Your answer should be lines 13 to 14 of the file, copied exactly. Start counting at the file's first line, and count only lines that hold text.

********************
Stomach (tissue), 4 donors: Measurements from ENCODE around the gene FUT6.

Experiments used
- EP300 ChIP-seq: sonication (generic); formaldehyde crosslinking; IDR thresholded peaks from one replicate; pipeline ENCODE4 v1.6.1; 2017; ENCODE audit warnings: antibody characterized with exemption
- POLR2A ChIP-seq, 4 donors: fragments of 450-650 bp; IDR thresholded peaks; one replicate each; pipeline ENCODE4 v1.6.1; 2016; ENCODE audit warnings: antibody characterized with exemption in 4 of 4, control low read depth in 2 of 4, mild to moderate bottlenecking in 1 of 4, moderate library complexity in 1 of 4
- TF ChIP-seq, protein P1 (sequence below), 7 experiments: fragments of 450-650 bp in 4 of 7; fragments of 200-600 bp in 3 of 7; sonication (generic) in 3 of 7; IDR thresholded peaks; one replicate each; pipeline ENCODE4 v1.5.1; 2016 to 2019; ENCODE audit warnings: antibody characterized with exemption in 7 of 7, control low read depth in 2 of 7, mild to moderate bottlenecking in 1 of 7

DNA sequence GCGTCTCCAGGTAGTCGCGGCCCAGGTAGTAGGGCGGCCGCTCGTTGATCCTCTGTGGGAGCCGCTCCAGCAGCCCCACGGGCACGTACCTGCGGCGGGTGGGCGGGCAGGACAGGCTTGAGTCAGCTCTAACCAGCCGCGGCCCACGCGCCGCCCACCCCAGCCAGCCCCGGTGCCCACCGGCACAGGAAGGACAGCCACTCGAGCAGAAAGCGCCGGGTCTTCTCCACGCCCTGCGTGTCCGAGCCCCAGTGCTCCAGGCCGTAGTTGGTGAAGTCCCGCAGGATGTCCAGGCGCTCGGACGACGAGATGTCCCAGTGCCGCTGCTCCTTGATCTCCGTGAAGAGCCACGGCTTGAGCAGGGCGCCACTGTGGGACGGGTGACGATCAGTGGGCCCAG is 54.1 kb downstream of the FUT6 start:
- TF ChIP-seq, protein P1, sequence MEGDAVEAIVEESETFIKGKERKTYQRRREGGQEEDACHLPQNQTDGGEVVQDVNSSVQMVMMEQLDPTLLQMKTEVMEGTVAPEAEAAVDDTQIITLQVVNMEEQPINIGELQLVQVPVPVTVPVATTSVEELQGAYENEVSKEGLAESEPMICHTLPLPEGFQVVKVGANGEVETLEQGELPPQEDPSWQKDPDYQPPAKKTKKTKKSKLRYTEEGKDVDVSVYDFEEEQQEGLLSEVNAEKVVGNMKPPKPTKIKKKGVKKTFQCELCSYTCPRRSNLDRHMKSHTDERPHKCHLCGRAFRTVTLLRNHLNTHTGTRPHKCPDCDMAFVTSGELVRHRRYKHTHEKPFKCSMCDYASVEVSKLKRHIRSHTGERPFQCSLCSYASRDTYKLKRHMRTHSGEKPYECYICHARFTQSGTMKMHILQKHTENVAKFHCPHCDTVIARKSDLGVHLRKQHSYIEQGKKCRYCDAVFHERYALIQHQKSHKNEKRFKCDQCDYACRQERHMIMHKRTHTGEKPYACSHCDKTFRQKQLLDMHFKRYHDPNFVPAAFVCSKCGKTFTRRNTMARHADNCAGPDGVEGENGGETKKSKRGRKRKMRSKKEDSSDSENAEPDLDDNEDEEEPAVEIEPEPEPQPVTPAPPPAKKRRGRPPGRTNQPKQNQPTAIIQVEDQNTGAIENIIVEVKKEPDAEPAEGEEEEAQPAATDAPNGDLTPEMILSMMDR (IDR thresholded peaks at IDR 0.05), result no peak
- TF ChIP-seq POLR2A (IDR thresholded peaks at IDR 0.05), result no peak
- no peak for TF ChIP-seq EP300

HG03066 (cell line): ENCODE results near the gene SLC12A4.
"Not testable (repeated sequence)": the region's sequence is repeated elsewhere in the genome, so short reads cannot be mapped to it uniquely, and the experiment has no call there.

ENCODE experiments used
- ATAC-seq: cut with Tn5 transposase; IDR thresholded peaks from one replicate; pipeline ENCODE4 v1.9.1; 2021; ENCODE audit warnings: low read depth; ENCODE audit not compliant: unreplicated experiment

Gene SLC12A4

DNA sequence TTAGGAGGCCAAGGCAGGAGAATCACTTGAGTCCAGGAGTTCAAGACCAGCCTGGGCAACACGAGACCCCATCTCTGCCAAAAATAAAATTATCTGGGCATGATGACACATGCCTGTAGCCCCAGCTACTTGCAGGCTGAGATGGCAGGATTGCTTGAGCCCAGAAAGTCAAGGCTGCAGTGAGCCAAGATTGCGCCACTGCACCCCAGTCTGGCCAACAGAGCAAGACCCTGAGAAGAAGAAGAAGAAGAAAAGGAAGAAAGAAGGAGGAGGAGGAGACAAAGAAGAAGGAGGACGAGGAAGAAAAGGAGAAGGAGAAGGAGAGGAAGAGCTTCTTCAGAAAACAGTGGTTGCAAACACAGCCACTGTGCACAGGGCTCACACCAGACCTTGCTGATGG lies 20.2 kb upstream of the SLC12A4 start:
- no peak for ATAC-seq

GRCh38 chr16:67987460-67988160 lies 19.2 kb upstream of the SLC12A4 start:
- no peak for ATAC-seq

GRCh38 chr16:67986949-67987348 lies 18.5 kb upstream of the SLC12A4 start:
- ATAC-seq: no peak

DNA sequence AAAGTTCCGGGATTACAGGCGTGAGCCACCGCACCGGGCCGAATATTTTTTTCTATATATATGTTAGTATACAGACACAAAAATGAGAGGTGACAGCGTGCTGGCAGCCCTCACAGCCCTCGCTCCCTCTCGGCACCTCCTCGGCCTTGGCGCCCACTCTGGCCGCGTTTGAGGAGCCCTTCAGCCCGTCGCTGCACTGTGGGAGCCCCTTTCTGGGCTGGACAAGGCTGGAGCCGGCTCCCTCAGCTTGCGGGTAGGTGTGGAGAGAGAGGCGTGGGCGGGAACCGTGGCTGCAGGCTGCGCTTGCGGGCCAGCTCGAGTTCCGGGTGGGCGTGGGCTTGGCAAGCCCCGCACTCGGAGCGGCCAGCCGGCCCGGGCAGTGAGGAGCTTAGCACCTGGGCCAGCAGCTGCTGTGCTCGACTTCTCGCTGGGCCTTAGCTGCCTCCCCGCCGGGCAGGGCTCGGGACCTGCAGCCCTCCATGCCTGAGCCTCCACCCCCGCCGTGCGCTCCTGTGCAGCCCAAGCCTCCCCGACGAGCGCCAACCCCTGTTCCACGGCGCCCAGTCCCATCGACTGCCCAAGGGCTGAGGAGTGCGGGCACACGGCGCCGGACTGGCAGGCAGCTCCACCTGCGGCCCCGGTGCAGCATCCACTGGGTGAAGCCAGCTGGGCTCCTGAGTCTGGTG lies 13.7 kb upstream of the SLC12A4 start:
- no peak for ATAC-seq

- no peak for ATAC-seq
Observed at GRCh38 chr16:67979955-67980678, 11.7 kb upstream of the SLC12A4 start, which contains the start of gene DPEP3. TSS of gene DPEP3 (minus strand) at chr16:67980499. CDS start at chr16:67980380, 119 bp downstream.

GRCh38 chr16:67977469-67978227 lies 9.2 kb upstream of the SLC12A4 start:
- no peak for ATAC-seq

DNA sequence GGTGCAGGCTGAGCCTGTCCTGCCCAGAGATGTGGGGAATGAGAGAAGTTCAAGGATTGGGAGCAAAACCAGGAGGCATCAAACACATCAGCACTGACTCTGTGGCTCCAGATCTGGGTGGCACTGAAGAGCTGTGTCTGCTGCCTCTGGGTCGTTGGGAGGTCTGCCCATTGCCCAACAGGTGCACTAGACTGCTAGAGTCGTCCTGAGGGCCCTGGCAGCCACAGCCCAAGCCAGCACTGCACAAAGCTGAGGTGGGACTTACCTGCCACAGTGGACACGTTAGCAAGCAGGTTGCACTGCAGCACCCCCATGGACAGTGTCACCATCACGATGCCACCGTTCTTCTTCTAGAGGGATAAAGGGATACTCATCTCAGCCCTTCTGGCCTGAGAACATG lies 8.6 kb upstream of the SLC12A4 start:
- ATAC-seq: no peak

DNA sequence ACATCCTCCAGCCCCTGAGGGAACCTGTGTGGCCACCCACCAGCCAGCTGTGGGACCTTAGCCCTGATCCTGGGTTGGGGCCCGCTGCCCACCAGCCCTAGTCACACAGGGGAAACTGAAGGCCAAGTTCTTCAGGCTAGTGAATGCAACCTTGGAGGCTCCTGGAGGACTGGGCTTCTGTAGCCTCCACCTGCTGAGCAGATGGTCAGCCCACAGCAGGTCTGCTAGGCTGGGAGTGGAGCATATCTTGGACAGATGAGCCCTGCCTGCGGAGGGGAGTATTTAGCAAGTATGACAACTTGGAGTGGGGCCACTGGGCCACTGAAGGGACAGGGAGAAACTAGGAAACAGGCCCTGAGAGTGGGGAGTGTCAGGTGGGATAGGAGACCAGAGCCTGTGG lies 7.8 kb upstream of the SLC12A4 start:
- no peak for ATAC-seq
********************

- ATAC-seq: cut with Tn5 transposase; IDR thresholded peaks from one replicate; pipeline ENCODE4 v1.9.1; 2021; ENCODE audit warnings: low read depth; ENCODE audit not compliant: unreplicated experiment

Gene SLC12A4